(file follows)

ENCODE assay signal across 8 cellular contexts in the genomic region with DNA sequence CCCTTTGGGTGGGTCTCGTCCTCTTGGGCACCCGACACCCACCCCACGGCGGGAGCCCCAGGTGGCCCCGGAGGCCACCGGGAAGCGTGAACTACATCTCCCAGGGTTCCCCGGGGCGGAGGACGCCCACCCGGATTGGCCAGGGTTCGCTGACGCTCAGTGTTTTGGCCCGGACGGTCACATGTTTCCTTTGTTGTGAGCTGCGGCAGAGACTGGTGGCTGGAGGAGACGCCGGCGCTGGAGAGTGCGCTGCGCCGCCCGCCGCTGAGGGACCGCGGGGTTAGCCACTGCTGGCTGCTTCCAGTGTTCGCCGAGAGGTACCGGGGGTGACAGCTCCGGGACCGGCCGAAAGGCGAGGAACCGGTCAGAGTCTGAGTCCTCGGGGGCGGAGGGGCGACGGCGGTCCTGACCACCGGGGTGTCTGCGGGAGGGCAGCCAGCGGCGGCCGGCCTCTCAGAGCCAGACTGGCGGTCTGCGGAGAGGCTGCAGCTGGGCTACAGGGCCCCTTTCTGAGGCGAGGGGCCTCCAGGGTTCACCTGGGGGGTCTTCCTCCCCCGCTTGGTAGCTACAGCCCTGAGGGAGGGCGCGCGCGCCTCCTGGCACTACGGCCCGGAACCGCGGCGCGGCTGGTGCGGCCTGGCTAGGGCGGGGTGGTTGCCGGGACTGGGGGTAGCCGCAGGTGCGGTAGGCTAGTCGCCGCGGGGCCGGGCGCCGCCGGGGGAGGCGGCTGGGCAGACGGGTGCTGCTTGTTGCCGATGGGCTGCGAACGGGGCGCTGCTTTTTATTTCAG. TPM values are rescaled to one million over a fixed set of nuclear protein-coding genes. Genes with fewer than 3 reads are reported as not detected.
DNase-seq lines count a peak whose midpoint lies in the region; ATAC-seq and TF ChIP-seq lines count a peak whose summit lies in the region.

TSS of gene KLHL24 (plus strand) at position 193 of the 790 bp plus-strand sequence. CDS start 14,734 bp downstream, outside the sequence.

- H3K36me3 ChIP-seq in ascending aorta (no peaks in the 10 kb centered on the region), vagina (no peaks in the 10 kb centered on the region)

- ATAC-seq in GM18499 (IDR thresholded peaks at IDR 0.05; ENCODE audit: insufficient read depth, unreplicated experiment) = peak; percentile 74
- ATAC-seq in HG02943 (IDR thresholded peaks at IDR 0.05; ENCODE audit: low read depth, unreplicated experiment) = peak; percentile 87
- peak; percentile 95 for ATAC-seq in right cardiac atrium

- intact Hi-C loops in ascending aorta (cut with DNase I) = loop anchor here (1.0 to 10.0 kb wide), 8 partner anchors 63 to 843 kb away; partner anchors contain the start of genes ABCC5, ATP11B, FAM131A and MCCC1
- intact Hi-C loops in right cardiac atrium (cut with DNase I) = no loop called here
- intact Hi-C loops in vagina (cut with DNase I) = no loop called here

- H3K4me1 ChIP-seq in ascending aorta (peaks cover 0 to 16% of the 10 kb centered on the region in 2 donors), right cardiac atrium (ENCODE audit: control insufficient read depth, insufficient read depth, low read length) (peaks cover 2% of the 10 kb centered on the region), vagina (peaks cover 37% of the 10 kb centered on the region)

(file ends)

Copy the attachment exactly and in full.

ENCODE assay signal across 8 cellular contexts in the genomic region with DNA sequence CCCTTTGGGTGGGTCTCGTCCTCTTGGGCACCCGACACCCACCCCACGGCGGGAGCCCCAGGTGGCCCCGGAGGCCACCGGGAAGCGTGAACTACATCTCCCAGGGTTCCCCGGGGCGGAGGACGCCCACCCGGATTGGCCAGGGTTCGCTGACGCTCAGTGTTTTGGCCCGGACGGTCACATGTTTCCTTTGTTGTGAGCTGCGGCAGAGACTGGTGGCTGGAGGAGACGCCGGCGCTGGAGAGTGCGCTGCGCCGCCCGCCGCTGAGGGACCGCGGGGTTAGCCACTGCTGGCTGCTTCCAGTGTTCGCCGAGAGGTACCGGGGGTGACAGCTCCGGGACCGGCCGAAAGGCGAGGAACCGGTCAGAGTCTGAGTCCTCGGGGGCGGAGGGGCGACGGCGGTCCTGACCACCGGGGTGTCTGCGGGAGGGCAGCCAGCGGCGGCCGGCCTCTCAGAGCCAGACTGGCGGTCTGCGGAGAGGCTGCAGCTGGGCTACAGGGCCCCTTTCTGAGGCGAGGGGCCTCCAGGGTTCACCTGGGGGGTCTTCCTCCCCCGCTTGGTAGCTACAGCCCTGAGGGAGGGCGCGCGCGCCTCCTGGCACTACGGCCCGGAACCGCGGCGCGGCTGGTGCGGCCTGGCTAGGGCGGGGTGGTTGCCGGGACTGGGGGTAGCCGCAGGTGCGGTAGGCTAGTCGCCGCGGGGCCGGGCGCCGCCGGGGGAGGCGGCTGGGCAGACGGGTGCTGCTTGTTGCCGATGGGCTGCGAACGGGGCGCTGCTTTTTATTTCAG. TPM values are rescaled to one million over a fixed set of nuclear protein-coding genes. Genes with fewer than 3 reads are reported as not detected.
DNase-seq lines count a peak whose midpoint lies in the region; ATAC-seq and TF ChIP-seq lines count a peak whose summit lies in the region.

TSS of gene KLHL24 (plus strand) at position 193 of the 790 bp plus-strand sequence. CDS start 14,734 bp downstream, outside the sequence.

- H3K36me3 ChIP-seq in ascending aorta (no peaks in the 10 kb centered on the region), vagina (no peaks in the 10 kb centered on the region)

- ATAC-seq in GM18499 (IDR thresholded peaks at IDR 0.05; ENCODE audit: insufficient read depth, unreplicated experiment) = peak; percentile 74
- ATAC-seq in HG02943 (IDR thresholded peaks at IDR 0.05; ENCODE audit: low read depth, unreplicated experiment) = peak; percentile 87
- peak; percentile 95 for ATAC-seq in right cardiac atrium

- intact Hi-C loops in ascending aorta (cut with DNase I) = loop anchor here (1.0 to 10.0 kb wide), 8 partner anchors 63 to 843 kb away; partner anchors contain the start of genes ABCC5, ATP11B, FAM131A and MCCC1
- intact Hi-C loops in right cardiac atrium (cut with DNase I) = no loop called here
- intact Hi-C loops in vagina (cut with DNase I) = no loop called here

- H3K4me1 ChIP-seq in ascending aorta (peaks cover 0 to 16% of the 10 kb centered on the region in 2 donors), right cardiac atrium (ENCODE audit: control insufficient read depth, insufficient read depth, low read length) (peaks cover 2% of the 10 kb centered on the region), vagina (peaks cover 37% of the 10 kb centered on the region)